River Bourgeois History Part 19:

An old warehouse in River Bourgeois.

Ephrem Boudreau wrote Riviere Bourgeois from which this history is taken and translated.

THE PRIESTS OF RIVER BOURGEOIS (cont.)

9. Father Pierre Robitaille (1874-1949) – 1909-1949

Born at L’Ancienne-Lorette, 28 June 1874, son of Jacques Robitaille and Philomene Hamel, Fr. Pierre Robitaille, after successfully completing most of his studies at the Petit Seminaire of Quebec, ended his classical studies (probably in philosophy) at Saint-Joseph College Memramcook, (N.B.) in 1899. He then pursued his studies in theology at the Grand Seminaire of Quebec and he was ordained 28 December 1902 in his home parish by Cardinal Bégin. He returned to Acadie and carried out the duties of a priest in Arichat from 1903 to 1904. He was vicar at D’Escousse 1904-1905, and returned once more to Arichat 1905 to 1907. The priest at Arichat at that time was the grand vicar of the diocese of Antigonish, Fr. Lubin Gallant (1864-1940).

He [Fr. Robitaille] became pastor at Port Felix where he spent two years, 1907-1909. During his time in this parish he had the presbytery built which still stands today.

He was named priest at River Bourgeois in 1909, and he kept this position until his death 29 April 1949.

The son of a farmer, he never lost interest in agriculture, and encouraged his parishioners, by all means possible, to cultivate their plot of land to better provide for the nutritional needs of their families. Thanks to the fields that belonged to the parish, he gardened even if it was on a small scale. He had some cows, saw to the breeding of the sheep, rabbits, and poultry and kept a horse, which at that time in the distant past was a means of transportation that supplemented transport by water. He led by example and many adopted the methods and ways of their curate.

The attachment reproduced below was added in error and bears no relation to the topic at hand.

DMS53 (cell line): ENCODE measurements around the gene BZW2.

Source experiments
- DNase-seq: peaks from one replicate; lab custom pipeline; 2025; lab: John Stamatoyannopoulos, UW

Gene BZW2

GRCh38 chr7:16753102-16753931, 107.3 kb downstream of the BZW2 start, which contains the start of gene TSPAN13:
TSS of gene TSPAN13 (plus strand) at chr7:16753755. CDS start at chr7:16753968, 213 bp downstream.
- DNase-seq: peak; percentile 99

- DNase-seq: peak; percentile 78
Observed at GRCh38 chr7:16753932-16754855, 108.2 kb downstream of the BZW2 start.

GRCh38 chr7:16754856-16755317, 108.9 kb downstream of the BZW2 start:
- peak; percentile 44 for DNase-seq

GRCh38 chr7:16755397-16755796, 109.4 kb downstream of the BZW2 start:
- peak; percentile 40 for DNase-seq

He was not the type of priest to keep himself isolated in the presbytery. He did most of the agricultural work. He mingled with his parishioners, took an interest in their projects, and visited them regularly. To them he was no stranger. In the eyes of those who knew him, he was the ideal of what a curate should be, and in the years in question he was the dominant figure in the parish. No one had more influence over the parishioners. During the time he was in charge of the parish, he possessed knowledge that conferred upon him a sense of authority that he exercised over his flock with mildness and discretion because many of them were illiterate and happy to find in their priest a confidant and sincere counselor.

“Father Robitaille” was well known outside his parish also.

Everyone, Protestants, English people, knew and respected him as much as Acadians did. One does not spend forty years in one place, especially in a rural parish, without one’s reputation extending beyond neighbouring parishes and regions.

He was interested in Acadians and their survival. All his life he vowed to safeguard the Acadian language and the French culture. He passionately contributed to maintaining the French fact in the parish. In his time, the soul of the parish was indisputably French, the mass, the sermons, catechism, all of the religious ceremonies. For half a century Anglicization had not begun its devastating work. Everyone spoke French, even the few English-speaking families who lived in the parish. He was an exemplary priest and also an apostle of the French cause.